Prasad, thanks for your reply. This surely helps.
    The other problem we face is that how do I measure the quality of data that I send out. According to me, the data that I send out is 100% quality (else I will not send it out). Does that mean my quality level is 100% all the time?? Also, in a case where we do not receive feedback if what we have sent to the client is correct or not, how do you measure quality???? How can I rate my quality?

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    #109879

    Philip
    Participant

    A colleague sent me the link to your original message. 
    Can I ask a silly question? Why is the lack of defined measurement metrics a problem? What is that you hope to be able to do?
    Philip

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    #109904

    Hersey
    Participant

    I assume that you have identified all the metrics you are attempting to quantify as a result of House of Quality or similar activity indicating those that your customers feels are important and how much value they place on each.     The best source of data on your performance to these metrics are from the customers you serve.  A survey will provide the needed data in terms that are meaningfull to customer satisfaction and level of their delight in your service. 

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    #109923

    Henrique
    Participant

    Dear Venkat,
    We have here similar problems. Our experience is, if is difficult to mesure using “in process indicators”, ask to the customer. You can create a small report feedback where customers that asked for the reserch can evaluate the quality, time and actionability of work delivered.
    Best Regards
    Henrique

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    #109961

    Nishanth
    Participant

    Venkat
    Some thoughts here:
    Fundamentally, why do you have metrics? To measure whether you are below/meeting/exceeding a benchmark.
    In this special case, I would rather think the benchmark is what the customer wants. How can we find that? Simple – Constant VOC! Since each transaction is unique in its characteristic, there can be no standard. So, you can say you met your metric if the customer feels happy about it.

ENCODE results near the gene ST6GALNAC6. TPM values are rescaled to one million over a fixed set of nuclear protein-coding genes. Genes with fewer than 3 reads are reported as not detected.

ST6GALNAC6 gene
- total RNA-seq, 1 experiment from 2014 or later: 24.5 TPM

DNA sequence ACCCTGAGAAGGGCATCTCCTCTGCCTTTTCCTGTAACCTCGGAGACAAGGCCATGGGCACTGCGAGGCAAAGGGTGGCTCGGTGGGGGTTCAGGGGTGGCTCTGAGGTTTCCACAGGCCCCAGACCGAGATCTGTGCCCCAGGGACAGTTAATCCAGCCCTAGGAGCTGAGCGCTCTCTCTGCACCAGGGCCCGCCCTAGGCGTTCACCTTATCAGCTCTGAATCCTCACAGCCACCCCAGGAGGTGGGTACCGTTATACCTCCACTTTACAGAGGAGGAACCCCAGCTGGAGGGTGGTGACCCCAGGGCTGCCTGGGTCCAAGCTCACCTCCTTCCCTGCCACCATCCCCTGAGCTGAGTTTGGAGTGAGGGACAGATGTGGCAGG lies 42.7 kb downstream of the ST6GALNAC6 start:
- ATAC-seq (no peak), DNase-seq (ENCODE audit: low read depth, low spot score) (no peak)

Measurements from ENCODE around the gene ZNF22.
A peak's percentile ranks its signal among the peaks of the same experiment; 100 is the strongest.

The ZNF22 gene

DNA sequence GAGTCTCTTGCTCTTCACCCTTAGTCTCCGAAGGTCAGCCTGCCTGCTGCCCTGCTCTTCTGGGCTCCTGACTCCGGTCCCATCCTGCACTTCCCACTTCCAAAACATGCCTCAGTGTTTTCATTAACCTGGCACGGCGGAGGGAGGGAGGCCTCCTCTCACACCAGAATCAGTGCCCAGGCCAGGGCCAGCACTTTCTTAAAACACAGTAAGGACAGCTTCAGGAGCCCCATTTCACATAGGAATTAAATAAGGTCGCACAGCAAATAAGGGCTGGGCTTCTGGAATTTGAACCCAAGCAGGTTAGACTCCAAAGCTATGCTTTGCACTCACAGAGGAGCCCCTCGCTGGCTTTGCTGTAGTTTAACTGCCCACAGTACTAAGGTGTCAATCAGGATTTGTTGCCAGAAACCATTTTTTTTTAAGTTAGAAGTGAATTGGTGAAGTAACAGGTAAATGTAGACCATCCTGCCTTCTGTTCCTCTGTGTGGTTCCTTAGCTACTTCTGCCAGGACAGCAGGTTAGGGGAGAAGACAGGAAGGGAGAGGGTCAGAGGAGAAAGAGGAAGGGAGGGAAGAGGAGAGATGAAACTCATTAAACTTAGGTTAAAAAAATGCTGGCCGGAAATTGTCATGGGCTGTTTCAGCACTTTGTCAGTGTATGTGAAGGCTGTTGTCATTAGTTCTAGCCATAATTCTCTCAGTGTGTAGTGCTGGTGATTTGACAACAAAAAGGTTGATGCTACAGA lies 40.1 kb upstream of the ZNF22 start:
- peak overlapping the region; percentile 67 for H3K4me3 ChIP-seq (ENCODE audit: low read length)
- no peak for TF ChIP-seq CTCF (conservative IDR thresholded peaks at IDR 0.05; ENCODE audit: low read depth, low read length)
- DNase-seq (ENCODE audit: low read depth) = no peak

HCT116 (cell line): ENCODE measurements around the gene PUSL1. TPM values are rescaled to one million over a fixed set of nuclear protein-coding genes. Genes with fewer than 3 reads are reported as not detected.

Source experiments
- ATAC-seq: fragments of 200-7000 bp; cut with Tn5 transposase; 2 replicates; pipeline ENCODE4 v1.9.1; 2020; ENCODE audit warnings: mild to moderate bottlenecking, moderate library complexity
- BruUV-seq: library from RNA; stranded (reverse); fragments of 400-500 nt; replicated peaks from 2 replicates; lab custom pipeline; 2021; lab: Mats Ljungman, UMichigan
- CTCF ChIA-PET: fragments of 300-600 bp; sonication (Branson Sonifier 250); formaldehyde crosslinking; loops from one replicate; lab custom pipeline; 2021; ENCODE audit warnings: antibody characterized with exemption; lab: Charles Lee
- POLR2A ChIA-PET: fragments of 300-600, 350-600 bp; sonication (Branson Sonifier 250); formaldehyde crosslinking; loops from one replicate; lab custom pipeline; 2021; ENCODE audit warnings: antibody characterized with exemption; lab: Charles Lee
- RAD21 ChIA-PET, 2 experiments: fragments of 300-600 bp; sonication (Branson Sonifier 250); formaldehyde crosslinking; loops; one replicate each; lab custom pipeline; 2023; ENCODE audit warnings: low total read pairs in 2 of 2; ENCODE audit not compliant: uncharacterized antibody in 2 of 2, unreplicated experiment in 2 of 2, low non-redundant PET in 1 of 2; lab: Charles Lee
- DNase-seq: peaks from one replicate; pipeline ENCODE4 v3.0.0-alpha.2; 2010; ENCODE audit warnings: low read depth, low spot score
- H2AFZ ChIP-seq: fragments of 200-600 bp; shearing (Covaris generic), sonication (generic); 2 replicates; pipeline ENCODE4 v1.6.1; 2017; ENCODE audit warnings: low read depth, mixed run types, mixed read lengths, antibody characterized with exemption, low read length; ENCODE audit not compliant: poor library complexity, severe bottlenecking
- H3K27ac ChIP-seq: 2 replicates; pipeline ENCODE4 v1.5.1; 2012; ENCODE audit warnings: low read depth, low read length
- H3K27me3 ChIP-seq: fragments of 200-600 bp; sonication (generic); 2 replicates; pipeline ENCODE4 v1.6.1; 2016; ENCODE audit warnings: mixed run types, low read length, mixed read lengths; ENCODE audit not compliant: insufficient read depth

Once you set up a Performance VOC collection system in place, which can ask Key Customer Performance Variables like, in your case, Quality of info provided (on a scale of 1 to 10), Tunraround time (scale of 1 to 10) etc, you have basic data to start analysis.
    As to performance monitoring, you can have, after observation for a considerable period, a P(85) or P(90) (Percentile scores) target set for each KCPV. You can set a target that P(85) should be, say, 8. This would mean, 85th percentile of your performance data score should be 8. A percentile mode would help you take out extreme outliers which are natural when customer rates (hence not taking mean)
    The challenge here is to collect feedback immediately after service delivery. But the abovesaid method should be quite seamless, as your CTQs are constantly mapped to Customer requirements online. ‘Expectation creep’ would be captured online and you can remap your targets immediately.
    Nishanth

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    #110075

    Salomon
    Member

    In addition, you can make your cualitative information very quantitative by using any of these:
    – Number of successes or failures to comply within a fixed standard
    – Time between failures
    – Average cycle time
    – % of occurrences within time standards
    – % of occurrences within (or outside) customer-defined “good, bad, medium”
    – Cost and/or revenue generated/lost due to appropriate/inappropriate service
    – etc